House & Garden | Diary of a Somebody

Christopher Sharp

‘The food in Malta has steadily improved since the British left,’ observes The Rug Company co-founder

Christopher Sharp

Image: Brijesh Patel

May 04 2011
Christopher Sharp

Day: 1 | 2 | 3 | 4 | 5 | 6

Malta is a rock on the southern tip of Europe – the last stepping stone before Africa. It would be hard to find a place with a more varied and magnificent history: Phoenicians, Greeks, Carthaginians, Romans, Byzantines, Arabs, the Order of the Knights of St John, Ottoman sieges, French conquests, British rule and finally independence. It’s thrilling stuff that has left wonderful architecture and tales both noble and gory. (The Knights, in an endeavour to demoralise their Ottoman attackers, would fire the heads of their prisoners from cannons at the enemy ships. A successful ploy; seeing the heads of friends and family whizzing past would get you down.) There are only 400,000 people (they speak a unique language largely derived from classical Arabic – do not try to learn it) but with 360 churches, a demented craze for construction and only 122 square miles to play with, it’s the third most densely populated country in the world. There are pockets of such magnificent architectural splendour that if you visit the right bits, it’s still exceptional. We start the day by interviewing a couple of potential sales staff for our new shop.

We’ve now opened 16 shops, dotted seemingly at random around the globe (not the case at all – every location is of course selected with scientific precision after years of analysis) and it has now become apparent that it’s not “location, location, location” at all, it’s “people, people, people”. Our profession as purveyors of the finest rugs requires us to have (in the long tradition of silver-tongued rug dealers) charming, knowledgeable and design-savvy staff. So finding the right people is always the biggest challenge.

When we were in Beirut last month, a local rug dealer told me an anecdote of how his grandfather used to deliver his exotic wares, unsolicited, by horse and cart from house to house. On Friday afternoons at the end of his week he would visit the finest, largest, noblest house in the vicinity. Invariably they would be far too busy to view his goods and would decline his insistent sales patter, sending him on his way without a glance at his rolled beauties. He would leave the house, only to return minutes later, distraught, explaining that he had just discovered that his horse was lame. He would humbly request to leave his rugs in the entrance of the house, promising to collect them on Monday with a fresh horse. Arab traditions of charitable behaviour meant that his request could not be declined. During the weekend, invariably, curiosity would overcome the household and they would unroll the rugs and by Monday they would be smitten by the finest pieces. I wonder if it would work with a flat tyre on the van. These are the resourceful qualities I must search out in my staff.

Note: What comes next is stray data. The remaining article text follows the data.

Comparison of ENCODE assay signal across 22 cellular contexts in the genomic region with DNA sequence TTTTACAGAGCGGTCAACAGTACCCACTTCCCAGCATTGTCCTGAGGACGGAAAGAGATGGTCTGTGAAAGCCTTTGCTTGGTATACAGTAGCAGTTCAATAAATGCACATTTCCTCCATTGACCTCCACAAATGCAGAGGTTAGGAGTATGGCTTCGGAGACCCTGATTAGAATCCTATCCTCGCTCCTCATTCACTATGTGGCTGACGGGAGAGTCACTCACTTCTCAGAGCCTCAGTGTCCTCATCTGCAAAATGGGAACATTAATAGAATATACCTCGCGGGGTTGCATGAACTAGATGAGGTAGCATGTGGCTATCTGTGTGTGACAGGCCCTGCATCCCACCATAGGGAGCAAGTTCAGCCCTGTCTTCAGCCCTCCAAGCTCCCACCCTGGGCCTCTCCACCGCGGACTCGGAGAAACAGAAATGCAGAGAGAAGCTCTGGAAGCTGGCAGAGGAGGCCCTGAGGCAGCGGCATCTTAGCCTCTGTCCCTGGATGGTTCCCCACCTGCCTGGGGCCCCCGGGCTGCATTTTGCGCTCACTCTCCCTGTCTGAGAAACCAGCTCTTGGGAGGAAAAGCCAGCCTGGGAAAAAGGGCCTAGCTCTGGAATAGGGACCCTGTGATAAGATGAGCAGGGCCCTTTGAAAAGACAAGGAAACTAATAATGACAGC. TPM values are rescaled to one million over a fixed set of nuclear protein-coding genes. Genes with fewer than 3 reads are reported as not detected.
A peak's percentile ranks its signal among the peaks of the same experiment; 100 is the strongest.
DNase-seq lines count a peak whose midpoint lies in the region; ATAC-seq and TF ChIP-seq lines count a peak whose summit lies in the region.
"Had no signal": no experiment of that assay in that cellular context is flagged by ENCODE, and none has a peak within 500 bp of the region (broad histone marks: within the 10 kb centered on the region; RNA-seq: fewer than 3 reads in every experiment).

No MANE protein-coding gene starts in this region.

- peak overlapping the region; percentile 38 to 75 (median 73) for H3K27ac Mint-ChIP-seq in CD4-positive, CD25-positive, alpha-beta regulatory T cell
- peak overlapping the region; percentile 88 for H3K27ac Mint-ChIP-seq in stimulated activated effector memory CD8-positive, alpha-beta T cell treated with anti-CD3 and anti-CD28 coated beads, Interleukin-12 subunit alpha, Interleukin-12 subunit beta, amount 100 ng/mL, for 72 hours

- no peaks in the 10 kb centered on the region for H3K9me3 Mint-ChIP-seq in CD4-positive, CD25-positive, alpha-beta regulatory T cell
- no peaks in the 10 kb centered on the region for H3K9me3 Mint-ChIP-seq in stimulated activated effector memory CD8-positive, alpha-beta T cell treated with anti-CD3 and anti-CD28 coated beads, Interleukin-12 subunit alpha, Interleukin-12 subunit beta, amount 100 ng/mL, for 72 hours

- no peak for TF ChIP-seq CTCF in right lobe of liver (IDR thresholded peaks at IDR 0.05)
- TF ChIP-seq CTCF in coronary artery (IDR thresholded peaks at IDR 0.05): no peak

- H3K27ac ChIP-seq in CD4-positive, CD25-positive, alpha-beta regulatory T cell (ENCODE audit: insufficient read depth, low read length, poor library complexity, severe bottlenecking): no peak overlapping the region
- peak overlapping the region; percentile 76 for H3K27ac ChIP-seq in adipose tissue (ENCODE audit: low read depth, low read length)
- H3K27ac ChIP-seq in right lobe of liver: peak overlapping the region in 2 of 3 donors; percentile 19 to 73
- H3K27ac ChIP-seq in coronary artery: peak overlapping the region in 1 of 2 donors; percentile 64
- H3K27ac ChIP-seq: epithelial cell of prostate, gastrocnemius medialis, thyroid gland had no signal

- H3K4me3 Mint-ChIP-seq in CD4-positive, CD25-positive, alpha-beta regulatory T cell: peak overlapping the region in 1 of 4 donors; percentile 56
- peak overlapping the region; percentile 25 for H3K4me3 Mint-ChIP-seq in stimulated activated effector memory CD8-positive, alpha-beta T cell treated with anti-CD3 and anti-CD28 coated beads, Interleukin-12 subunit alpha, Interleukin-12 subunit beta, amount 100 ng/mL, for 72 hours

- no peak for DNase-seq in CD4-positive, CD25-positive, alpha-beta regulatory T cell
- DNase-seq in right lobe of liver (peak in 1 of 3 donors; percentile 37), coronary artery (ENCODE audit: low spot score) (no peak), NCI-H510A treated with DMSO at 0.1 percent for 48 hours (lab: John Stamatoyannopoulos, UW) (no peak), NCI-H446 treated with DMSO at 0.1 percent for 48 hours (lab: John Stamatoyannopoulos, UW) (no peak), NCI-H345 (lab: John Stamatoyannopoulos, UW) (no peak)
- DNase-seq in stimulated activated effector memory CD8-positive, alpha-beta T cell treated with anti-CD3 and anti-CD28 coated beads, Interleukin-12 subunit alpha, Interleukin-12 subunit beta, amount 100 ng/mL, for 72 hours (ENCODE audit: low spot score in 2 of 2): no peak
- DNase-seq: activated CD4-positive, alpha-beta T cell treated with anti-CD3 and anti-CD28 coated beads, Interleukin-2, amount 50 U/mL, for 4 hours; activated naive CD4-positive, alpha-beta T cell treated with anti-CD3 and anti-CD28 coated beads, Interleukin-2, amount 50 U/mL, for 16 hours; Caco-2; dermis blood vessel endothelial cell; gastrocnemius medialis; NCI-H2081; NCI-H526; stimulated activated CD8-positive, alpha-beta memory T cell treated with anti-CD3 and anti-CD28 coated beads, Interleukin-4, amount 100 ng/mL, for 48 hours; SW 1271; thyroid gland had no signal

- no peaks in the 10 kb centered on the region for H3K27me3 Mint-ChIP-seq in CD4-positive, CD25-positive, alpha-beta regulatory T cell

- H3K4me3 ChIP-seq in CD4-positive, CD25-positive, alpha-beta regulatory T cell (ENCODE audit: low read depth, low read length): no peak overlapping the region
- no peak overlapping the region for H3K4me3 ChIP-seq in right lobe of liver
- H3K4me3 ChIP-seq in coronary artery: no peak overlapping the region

Malta’s capital city, Valletta, is my favourite city in Europe (it has been saved from the scourge of the cement mixer and is recognised as a World Heritage site by Unesco) so we like to spend as much time here as possible. After completing some extremely tiresome (but necessary) legal documents relating to our new shop and seeing a few press contacts, we go for lunch at Bar Sicilia on the bastions overlooking the Grand Harbour. The food in Malta has been steadily improving with every year since the British departed. The people have such an affable nature that they, ill-advisedly, embraced English cuisine when it was at its lowest ebb; fortunately the infamous over-boiled vegetable is disappearing. Sitting in the winter sun (in England the equivalent of a blazing summer’s day – hosepipe ban and pink shoulder weather) eating calamari looking across the bluest Mediterranean waters to Fort St Angelo is a favourite lunch spot. After lunch we walk through the narrow streets and up Strait Street, formally known as The Gut. It was a thriving centre of pleasure when the sailors of the British Mediterranean fleet came ashore to let off steam. The parties now over, some ageing ladies sit on the steps of the now closed Smiling Prince Bar with Chihuahua dogs on their laps reminiscing about the long departed best of British.

In the afternoon we visit our friends Jasper and Fleur De Trafford at Villa Bologna to buy lamps to decorate the shop. Ceramika Maltija is the oldest ceramics business in Malta. It was originally started in the 1930s, and Aldo the potter is still producing wonderful iconic pieces – dolphin and pineapple lamps are a favourite.

We are leaving early in the morning, back to London, and pop in to say goodbye to some friends. They start opening bottles of wine as if they’re throwing a wedding. Oh dear, it’s going to be grim in the morning.

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